Blogs of the week and Research Pod: (5) Challenge

This fortnight, we are focusing on the Challenge strand of the What Makes Great Teaching at Reigate School model. This week’s blog, from Durrington Research School in Worthing, focuses on one of the key proponents of how challenge for all can be achieved in our classrooms – Robert Bjork. He and his wife, Elizabeth Bjork, […]

Blog of the week and Research Pods – 4. Modelling.

This fortnight, we are focusing on the theme of modelling. Students in school are constantly in the process of creating pieces of work or performances. However, these do not reach a high standard by magic. As teachers, it is our responsibility to not only deliver content, but to show students how to use and manipulate […]

Blogs of the week and Research Pods – 3: Scaffolding.

Blog of the week: Scaffolding (1). The focus for this week and next is SCAFFOLDING and is one of the principles in the What Makes Great Teaching model at Reigate School. Scaffolding is an all-encompassing term for the support we provide in class to ensure that all students are given the chance to achieve our […]

Blogs of the week and Research Pods – 2. EXPLANATION

Blog of the week: Explanation (1) This fortnight’s focus from the What Makes Great Teaching at Reigate School model is EXPLANATION. There’s some further discussion about this element in the Research Pod section, but Barak Rosenshine in his Principles of Instruction (1968) as a result of a wide range of studies into research on how […]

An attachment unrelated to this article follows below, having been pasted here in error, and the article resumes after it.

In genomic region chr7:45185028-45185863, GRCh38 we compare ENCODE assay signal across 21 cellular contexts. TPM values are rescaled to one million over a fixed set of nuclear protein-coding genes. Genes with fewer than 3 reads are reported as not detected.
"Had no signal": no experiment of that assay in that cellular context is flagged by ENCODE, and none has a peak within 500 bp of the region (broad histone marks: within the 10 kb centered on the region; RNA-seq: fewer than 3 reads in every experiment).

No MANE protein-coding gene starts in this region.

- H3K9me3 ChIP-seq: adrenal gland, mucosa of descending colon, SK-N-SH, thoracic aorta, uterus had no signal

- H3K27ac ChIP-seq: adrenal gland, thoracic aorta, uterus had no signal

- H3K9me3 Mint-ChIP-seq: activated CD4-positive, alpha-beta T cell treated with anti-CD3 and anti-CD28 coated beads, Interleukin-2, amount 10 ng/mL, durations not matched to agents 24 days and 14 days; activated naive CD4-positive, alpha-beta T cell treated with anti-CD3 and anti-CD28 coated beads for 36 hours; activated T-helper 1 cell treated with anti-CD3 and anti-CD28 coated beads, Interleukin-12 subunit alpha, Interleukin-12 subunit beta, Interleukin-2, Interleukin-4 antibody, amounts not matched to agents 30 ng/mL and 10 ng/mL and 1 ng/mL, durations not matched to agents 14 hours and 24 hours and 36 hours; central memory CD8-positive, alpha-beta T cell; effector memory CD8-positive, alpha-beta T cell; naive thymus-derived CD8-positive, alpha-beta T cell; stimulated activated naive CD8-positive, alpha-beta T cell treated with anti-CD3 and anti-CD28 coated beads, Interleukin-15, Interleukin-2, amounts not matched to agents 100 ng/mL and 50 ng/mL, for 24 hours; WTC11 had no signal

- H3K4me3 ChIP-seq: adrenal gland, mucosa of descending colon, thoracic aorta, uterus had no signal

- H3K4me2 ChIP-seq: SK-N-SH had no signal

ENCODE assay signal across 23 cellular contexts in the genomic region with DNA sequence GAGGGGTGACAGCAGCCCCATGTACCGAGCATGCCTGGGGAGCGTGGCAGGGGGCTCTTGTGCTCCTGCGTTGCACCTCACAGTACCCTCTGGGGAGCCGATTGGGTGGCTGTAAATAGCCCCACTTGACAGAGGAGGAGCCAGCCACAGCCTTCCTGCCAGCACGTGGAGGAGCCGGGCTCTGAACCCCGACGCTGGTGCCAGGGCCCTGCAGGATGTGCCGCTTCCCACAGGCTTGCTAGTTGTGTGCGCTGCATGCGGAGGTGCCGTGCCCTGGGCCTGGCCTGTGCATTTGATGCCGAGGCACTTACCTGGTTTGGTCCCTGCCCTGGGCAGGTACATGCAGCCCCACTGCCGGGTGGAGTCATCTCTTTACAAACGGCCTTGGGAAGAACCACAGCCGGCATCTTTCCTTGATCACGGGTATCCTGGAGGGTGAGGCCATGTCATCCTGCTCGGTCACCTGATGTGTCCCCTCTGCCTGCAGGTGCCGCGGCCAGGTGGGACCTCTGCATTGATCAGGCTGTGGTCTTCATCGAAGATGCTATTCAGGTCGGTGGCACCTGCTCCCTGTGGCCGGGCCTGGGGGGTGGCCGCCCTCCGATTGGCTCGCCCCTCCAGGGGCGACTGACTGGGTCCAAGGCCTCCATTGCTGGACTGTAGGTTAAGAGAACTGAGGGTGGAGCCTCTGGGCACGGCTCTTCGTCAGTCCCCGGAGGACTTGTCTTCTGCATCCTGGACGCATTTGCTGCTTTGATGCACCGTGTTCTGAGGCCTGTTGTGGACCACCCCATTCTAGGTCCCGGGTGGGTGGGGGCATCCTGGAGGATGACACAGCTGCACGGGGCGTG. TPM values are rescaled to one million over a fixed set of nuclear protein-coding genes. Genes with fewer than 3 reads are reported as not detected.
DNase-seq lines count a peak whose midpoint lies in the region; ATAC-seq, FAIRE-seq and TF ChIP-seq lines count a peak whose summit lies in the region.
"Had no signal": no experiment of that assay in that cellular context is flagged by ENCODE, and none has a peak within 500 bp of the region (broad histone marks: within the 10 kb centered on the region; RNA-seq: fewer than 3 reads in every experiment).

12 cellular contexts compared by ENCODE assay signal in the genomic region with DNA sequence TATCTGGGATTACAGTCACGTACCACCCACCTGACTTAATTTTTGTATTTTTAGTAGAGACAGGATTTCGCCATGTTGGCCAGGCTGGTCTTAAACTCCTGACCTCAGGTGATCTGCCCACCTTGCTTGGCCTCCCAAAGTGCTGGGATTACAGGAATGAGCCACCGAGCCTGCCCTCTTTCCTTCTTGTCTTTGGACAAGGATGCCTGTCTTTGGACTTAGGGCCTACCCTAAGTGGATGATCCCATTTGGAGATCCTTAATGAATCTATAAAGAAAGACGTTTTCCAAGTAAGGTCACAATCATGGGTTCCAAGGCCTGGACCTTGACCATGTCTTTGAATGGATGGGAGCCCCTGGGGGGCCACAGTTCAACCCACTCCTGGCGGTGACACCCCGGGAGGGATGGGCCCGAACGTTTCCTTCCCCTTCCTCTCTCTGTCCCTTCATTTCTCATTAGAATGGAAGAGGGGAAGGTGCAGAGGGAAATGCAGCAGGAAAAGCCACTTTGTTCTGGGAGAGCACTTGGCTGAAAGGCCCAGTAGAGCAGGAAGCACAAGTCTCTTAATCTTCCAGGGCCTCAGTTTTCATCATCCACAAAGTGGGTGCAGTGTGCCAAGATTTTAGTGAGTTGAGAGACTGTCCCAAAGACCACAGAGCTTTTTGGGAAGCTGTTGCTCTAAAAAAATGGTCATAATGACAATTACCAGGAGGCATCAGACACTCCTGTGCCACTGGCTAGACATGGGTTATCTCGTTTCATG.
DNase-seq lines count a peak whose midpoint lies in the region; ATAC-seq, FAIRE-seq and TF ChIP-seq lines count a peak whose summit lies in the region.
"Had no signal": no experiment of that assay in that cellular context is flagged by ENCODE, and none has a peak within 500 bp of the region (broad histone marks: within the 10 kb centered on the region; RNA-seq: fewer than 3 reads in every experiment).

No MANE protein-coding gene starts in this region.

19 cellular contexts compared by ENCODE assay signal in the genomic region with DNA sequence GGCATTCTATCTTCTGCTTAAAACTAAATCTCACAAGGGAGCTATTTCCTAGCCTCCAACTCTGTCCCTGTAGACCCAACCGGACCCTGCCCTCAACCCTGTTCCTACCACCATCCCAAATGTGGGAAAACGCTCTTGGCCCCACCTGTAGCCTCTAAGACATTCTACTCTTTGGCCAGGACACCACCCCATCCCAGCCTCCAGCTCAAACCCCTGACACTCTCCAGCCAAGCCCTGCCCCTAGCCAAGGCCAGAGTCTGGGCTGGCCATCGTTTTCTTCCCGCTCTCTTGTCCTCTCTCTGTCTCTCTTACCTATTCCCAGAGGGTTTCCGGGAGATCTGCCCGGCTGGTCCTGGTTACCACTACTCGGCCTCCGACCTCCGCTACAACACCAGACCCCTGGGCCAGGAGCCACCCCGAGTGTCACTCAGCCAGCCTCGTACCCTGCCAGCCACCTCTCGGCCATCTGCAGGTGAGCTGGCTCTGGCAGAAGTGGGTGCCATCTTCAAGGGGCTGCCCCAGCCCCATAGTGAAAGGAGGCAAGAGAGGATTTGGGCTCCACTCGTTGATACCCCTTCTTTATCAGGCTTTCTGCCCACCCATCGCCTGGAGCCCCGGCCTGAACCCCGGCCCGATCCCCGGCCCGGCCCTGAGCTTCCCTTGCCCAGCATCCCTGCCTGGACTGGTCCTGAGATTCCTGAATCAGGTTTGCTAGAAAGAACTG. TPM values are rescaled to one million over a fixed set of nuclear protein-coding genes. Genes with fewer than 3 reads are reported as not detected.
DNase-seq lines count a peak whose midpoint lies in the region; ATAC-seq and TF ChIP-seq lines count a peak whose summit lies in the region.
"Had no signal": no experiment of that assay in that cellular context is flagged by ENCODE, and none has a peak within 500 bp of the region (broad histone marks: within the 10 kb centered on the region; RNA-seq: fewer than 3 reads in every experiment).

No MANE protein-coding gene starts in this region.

Refocusing lessons: if we take out the ‘jazz’ does this make them ‘boring?’

I love being a teacher. I also love that I’ve discovered a renewed passion for it, after twenty-two years, since I stumbled upon the evidence-informed movement a couple of years ago. And I love the simplicity and logicality it has brought to my teaching. However, there’s one paper in particular that really sparked mine and […]

Cognitive Load Theory: how has it changed my teaching?

For the last eighteen months or so, I’ve become absolutely fascinated by cognitive load theory. Slightly too much so if the amount of time I spend on Twitter avidly following other educators’ conversations is an accurate measure. I’m ashamed to say, as a teacher who has just entered their twenty-second year of teaching, that until […]

Visualisers: how they can be used to live model, and give immediate verbal feedback.

My visualiser has become my absolute prized possession! I cannot remember how I ever used to teach without it! From using it to demonstrate how to use grid references, to live marking a student’s piece of work so that the rest of the class can be made to think about how to improve theirs. It […]

Making the move to verbal feedback in the classroom: what are the barriers to this within schools?

A few days ago, I decided I would like to gain a snapshot about the number of schools that are now using verbal methods as their main form of feedback, those that are planning or in the process of moving from written marking to verbal feedback this year, and those schools where SLT have no […]

Create your website at WordPress.com
Get started